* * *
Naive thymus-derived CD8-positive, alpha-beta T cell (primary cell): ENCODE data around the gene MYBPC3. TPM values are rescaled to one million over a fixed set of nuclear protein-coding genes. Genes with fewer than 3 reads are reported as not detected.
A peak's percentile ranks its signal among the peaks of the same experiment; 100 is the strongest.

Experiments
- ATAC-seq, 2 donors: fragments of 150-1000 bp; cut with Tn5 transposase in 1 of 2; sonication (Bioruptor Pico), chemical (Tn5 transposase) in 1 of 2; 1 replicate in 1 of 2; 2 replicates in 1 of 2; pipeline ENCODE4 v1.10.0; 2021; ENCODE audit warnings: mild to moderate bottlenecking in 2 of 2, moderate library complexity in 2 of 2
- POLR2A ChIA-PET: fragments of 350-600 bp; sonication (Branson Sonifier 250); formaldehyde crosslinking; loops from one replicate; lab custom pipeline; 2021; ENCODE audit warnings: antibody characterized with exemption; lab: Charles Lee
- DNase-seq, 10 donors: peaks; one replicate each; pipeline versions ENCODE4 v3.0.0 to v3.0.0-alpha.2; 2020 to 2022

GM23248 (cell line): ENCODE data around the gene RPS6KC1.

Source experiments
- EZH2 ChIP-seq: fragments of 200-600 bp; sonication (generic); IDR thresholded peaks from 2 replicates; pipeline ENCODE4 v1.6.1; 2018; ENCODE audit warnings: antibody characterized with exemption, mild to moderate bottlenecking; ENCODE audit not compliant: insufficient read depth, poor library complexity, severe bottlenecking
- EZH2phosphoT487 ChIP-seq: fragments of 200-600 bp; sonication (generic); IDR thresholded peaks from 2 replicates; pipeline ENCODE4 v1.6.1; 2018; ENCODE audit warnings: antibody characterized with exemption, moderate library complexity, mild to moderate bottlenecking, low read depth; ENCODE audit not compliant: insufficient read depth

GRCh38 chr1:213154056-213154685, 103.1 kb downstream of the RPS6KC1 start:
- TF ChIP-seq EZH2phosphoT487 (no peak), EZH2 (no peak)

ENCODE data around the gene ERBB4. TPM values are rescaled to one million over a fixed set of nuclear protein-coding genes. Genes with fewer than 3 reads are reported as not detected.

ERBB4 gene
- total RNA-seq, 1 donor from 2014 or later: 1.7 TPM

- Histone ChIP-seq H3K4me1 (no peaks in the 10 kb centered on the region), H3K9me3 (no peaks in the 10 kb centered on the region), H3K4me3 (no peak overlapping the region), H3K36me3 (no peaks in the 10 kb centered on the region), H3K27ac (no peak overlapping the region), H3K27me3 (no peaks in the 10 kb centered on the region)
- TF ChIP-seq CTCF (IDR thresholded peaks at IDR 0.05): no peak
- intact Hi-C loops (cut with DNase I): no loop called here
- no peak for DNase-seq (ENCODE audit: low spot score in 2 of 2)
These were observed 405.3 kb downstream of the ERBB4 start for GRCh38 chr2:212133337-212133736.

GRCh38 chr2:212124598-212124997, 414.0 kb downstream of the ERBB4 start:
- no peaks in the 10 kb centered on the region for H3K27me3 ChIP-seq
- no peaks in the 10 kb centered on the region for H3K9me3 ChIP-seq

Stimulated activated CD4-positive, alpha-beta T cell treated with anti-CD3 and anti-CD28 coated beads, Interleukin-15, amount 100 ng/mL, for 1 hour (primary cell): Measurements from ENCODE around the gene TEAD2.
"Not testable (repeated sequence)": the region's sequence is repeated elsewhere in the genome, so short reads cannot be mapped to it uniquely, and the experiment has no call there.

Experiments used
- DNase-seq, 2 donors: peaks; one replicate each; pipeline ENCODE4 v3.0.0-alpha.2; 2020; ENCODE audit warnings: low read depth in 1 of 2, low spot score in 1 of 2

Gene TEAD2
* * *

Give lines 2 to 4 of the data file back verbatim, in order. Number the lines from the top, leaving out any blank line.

A peak's percentile ranks its signal among the peaks of the same experiment; 100 is the strongest.

Experiments
- ATAC-seq, 2 donors: fragments of 150-1000 bp; cut with Tn5 transposase in 1 of 2; sonication (Bioruptor Pico), chemical (Tn5 transposase) in 1 of 2; 1 replicate in 1 of 2; 2 replicates in 1 of 2; pipeline ENCODE4 v1.10.0; 2021; ENCODE audit warnings: mild to moderate bottlenecking in 2 of 2, moderate library complexity in 2 of 2